When it comes to cardio, hardly any form of exercise gets as much attention as running. Running has long been touted as the most effective form of cardio, but it could have a strong contender: rowing. As the rowing vs running debate has been growing online, many are wondering: is rowing better than running? This post looks to answer that question.
3 Reasons a Rowing Machine is a Good Workout for Cardio
Before we dive into the running vs rowing cardio debate, it's essential to answer the question: is a rowing machine a good workout? The short answer is yes. Beyond its excellence in maintaining good heart health, rowing has several other benefits.
Benefits of Rowing Machine:
Rowing Machines Provide a Full Body Exercise
To answer the question is rowing a good workout, we need to look at its effects on various muscle groups. Like most other exercises, rowing is great for keeping healthy and trim but -- unlike other exercises -- rowing engages both upper-body and lower-body muscles. While rowing, you're strengthening your quads, glutes, and hamstrings. You also strengthen your back, abs, and biceps, which ensures you're sculpting your physique.
Rowing Machines are Convenient
Unlike running, rowing doesn't require you to leave the home to get a good workout. Instead, using a rowing machine, you can exercise when it's most convenient to you, in any weather conditions, and at any time. A rowing machine is also less monotonous than a treadmill and less likely to cause injury.
Rowing Machines Burn More Calories
Given rowing exercises upper and lower-body muscles, it also burns more calories. In just 30 minutes of rowing, a 125-pound person will burn 255 calories, a 155-pound person will burn 370 calories, and a 185-pound person will burn 440 calories.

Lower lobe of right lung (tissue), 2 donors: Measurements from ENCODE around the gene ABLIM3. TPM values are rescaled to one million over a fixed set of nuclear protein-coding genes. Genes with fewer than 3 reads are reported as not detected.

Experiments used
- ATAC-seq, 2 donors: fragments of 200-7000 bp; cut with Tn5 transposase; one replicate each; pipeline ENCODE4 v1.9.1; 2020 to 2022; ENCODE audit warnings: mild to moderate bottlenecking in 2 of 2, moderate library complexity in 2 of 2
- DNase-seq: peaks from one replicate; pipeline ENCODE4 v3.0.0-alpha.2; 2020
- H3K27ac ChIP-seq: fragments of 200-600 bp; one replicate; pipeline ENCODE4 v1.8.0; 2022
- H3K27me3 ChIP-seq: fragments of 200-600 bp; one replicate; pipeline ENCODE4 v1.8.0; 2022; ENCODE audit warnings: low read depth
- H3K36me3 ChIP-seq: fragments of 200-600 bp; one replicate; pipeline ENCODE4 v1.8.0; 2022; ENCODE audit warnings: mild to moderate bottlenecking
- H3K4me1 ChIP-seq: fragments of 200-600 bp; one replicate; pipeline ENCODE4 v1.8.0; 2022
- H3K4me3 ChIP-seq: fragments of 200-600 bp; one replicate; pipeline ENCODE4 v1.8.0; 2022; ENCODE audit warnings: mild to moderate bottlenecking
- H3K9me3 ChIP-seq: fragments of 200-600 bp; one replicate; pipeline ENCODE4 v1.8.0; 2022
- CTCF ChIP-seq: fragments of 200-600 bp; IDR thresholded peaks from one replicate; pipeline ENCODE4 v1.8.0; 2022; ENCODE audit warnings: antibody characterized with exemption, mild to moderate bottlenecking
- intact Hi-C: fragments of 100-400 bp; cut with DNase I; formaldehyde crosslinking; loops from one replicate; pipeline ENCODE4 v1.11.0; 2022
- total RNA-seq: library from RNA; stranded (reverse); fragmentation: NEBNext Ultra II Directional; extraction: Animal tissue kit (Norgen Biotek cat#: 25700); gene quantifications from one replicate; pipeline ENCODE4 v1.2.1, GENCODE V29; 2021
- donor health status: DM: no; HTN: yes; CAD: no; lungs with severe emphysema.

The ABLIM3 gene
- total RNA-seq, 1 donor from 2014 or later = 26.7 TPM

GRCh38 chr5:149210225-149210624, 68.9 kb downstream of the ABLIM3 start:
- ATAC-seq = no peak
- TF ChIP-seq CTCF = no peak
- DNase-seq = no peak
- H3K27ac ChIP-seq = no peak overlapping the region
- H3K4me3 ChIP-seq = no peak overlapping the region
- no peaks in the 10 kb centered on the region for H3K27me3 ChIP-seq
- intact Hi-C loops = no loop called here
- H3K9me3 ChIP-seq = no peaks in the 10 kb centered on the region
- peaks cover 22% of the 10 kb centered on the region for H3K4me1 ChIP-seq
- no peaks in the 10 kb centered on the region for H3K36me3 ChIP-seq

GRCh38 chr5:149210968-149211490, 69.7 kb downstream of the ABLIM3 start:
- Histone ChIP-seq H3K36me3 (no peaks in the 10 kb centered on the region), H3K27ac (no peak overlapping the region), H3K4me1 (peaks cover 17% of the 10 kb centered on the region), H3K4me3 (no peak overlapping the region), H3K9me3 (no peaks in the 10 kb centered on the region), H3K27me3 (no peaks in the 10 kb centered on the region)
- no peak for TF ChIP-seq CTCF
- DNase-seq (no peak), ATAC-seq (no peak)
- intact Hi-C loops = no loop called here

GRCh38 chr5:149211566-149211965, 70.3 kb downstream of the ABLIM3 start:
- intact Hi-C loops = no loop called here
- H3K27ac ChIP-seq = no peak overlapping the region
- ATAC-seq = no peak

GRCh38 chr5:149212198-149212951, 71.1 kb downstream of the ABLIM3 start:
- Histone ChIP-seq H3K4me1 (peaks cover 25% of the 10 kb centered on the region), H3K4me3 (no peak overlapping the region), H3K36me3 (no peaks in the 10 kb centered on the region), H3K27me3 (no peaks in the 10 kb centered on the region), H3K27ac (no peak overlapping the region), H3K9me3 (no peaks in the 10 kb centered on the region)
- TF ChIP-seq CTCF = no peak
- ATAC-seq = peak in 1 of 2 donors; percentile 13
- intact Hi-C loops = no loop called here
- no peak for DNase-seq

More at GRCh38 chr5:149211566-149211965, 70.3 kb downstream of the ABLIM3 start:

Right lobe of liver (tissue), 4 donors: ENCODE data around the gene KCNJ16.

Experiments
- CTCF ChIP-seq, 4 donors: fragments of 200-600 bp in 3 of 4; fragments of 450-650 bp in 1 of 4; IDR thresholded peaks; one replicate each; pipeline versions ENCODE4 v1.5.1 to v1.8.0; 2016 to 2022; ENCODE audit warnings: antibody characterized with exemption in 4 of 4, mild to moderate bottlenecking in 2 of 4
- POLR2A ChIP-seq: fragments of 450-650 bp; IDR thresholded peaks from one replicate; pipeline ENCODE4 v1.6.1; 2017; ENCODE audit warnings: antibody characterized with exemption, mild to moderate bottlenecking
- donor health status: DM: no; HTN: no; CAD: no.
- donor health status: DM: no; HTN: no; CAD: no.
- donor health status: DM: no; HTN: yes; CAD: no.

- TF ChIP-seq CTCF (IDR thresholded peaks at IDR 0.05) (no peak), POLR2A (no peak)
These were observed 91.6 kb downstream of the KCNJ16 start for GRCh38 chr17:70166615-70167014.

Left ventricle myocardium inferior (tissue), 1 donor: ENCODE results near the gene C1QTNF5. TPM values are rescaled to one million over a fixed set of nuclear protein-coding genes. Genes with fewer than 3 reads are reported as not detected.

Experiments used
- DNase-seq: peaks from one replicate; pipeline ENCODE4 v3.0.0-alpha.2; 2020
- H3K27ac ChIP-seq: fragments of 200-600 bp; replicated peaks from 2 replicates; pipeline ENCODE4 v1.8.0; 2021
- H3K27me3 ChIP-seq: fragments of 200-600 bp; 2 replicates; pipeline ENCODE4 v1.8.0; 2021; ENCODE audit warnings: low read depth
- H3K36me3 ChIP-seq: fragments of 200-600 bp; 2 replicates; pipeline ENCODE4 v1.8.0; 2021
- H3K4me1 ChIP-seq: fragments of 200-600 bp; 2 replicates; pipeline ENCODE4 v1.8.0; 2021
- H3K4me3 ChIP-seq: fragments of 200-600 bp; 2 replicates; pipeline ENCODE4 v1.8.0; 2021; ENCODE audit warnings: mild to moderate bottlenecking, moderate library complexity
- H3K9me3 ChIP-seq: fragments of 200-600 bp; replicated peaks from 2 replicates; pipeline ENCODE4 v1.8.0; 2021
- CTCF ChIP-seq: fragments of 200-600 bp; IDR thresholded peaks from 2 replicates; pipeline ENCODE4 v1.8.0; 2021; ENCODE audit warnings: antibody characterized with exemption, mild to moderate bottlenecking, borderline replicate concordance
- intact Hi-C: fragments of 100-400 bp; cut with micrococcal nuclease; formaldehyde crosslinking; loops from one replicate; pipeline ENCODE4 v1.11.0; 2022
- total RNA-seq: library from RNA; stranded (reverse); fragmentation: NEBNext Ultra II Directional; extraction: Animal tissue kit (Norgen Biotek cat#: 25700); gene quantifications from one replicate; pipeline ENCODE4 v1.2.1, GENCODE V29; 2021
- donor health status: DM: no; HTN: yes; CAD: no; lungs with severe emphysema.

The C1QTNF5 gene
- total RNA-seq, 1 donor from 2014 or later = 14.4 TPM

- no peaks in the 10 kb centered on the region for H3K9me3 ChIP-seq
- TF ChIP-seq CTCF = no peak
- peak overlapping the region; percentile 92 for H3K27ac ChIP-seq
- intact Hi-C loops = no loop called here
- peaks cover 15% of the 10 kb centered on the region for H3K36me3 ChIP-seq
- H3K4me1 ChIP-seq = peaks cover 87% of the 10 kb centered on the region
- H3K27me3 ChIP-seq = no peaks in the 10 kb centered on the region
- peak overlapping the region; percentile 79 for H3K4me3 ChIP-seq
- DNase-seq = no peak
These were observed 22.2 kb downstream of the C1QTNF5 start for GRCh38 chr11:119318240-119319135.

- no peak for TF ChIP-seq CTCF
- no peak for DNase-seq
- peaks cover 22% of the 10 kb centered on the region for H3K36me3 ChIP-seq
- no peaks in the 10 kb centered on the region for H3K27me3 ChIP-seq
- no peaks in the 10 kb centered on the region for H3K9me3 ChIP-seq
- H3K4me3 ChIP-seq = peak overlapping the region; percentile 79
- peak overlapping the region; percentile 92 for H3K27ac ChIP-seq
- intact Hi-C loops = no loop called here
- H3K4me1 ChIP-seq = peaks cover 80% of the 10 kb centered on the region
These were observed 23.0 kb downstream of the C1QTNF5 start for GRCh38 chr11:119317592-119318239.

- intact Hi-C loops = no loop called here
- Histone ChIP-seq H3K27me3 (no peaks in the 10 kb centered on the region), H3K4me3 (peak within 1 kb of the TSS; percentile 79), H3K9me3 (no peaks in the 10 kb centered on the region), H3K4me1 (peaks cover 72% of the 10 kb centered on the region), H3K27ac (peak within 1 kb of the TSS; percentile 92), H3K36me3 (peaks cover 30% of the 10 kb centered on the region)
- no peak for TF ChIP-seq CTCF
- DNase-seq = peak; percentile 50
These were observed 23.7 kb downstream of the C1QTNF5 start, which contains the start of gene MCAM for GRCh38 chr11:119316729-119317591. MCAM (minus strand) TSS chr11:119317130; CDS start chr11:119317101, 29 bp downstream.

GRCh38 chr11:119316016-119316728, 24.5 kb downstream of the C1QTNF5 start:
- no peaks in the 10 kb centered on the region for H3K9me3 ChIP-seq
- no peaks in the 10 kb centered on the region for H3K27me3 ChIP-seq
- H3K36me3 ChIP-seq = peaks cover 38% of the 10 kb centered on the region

Why Rowing is Better Than Running For Cardio?
Despite these benefits, you may still be wondering: is rowing better than running? To answer that, consider the following.
Rowing is Lower Impact
While running, you're constantly putting pressure on your joints, even when running on a treadmill, but especially when you're running outside. Using a rowing machine, however, you'll benefit from a low impact workout that lowers your risk of injury and provides an unparalleled high-intensity workout.
Rowing is Better for Your Knees
The risk of injury while running is high, but especially the risk of injury to your knees, as every time you take a stride, you're placing as much as seven times your body weight on your knees. When completing a workout on the rowing machine, you place almost no pressure on your knees as you become virtually weightless.
After reading this post, the parallels between rowing and running should be apparent. Essentially it comes down to rowing giving you all the benefits of running but without the drawbacks. Another advantage we may not have discussed while revealing is rowing good cardio is that running only exercises your lower body muscles. So, in that aspect, rowing is miles ahead of running.